The most deficient position on the Washington Redskins' problematical offensive unit is getting another candidate who hopes to remedy the shortcoming.
Washington has signed veteran lineman Vaughn Parker, a free agent since he was released by the San Diego Chargers early this spring, a victim of the salary cap. There is a good chance that, once Parker assimilates the offense and gets back into football shape, he will win the starting job at right tackle.
The Redskins have already used two different right tackles in an effort to fill the huge void left by the season-ending Achilles injury sustained by starter Jon Jansen during the preseason opener. The absence of Jansen, arguably one of the best right tackles in the league, definitely has had a trickle-down effect on the unit.
Fourth-year veteran Kenyatta Jones, who was released to make room for Parker, started two games but was ineffective. The venerable Ray Brown started four games but, at age 41, is better suited to backup duty, plus he is primarily a guard by trade.
Jones had been signed by the Redskins in 2003 after he was jettisoned by New England. Most observers felt the former fourth-round draft pick had starter-caliber skills, but he lacked consistency. Brown was signed this season as a stopgap, principally as a backup at guard, but was forced to play tackle when Jones struggled.
"It's a hard decision," said coach Joe Gibbs of releasing Jones, "but you have to do what is best for the team."
The addition of Parker, 33, ends a months-long courtship between the Redskins and the 10-year veteran.
Parker initially was considered the top candidate to replace Jansen when the latter went down with his Achilles injury, but he was still recovering from injuries suffered last year with the Chargers. The former UCLA standout tore the anterior cruciate and medial collateral ligaments in his left knee early in the '03 campaign and was placed on injured reserve after only three games.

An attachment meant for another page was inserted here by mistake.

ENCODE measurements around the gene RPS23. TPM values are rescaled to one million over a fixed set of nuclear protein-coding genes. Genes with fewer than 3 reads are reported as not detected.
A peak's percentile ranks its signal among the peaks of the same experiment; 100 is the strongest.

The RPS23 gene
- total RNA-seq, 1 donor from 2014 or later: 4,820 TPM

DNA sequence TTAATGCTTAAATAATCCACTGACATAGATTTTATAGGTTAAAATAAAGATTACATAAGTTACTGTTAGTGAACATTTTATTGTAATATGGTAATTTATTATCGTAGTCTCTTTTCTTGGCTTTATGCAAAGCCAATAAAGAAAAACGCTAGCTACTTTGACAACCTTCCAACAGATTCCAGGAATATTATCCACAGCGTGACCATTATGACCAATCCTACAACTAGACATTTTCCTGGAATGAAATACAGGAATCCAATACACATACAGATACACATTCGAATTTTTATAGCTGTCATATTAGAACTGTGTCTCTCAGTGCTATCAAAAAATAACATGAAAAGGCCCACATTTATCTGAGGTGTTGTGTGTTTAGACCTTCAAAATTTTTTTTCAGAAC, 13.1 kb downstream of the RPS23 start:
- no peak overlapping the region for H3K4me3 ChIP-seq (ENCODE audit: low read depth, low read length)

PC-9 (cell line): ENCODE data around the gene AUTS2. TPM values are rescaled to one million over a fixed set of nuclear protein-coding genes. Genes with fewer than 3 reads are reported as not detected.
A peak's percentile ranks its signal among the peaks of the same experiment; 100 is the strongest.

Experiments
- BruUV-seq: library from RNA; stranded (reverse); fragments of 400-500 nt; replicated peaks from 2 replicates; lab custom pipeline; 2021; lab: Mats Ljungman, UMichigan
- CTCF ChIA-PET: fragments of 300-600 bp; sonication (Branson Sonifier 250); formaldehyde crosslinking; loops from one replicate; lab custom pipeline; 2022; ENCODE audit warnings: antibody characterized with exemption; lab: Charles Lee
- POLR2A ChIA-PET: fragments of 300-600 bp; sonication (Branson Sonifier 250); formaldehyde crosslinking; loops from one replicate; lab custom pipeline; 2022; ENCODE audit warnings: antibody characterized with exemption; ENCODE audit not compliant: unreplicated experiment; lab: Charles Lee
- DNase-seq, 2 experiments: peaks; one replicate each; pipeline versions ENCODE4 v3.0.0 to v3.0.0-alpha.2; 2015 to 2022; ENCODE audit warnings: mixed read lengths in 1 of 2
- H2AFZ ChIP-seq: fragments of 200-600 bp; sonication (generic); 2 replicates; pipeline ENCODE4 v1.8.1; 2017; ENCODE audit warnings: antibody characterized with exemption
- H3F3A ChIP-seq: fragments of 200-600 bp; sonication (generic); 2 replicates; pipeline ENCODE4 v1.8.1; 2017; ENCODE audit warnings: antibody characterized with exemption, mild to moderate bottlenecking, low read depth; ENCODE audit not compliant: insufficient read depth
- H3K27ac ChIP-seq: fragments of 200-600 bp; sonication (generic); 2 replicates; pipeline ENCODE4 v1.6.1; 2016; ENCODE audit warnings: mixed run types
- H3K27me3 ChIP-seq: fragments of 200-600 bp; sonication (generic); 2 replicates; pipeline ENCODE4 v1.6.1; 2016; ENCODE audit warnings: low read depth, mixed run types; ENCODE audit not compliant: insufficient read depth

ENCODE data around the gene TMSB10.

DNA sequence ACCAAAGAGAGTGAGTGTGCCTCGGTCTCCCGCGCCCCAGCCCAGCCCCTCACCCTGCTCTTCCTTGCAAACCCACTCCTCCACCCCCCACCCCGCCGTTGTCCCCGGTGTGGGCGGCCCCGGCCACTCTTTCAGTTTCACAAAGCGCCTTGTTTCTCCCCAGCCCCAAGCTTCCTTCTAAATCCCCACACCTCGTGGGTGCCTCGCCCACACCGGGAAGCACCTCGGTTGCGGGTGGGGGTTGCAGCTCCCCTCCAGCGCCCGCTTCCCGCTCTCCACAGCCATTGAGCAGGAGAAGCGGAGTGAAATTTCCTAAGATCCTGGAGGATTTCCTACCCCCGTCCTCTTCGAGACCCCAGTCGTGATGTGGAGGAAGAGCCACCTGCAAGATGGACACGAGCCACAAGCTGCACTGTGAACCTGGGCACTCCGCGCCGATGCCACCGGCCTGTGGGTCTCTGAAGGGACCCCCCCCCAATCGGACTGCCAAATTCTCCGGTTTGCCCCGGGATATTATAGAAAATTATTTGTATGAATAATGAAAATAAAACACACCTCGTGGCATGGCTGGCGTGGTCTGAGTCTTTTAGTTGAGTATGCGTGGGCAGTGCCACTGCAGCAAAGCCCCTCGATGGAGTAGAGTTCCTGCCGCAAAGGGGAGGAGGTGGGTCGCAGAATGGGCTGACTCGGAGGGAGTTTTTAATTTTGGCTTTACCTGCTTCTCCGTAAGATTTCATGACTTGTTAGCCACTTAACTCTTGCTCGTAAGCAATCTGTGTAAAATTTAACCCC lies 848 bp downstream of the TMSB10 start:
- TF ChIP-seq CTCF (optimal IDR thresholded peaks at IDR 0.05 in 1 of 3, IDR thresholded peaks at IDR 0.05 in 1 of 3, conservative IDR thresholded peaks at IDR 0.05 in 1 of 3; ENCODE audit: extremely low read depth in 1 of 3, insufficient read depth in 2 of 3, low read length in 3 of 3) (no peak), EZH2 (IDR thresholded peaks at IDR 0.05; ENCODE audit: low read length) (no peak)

While he was recovering from knee surgery, Parker underwent a procedure to clean out some debris from his ankle. That relatively benign procedure was complicated, however, when Parker developed a staph infection in the ankle. Washington officials monitored his rehabilitation closely, stayed in close contact with Parker and hinted that they might be interested in signing him when he was fully recovered.
Parker signed a two-year contract, the financial details of which were not immediately available, and will try to absorb the Redskins' offense quickly. He is certainly familiar with the blocking scheme, having played four seasons under Joe Bugel when the 'Skins offensive line coach held the same position in San Diego.
The presence of Bugel on the Redskins staff, and his knowledge of Parker's capabilities, certainly played a part in the signing.
A second-round pick in the 1994 draft, Parker had played his entire NFL career with the Chargers before his release. He was a starter in 107 of 121 appearances and started all 16 games in a season five times.
Len Pasquarelli is a senior NFL writer for ESPN.com. To check out Len's chat archive, click here.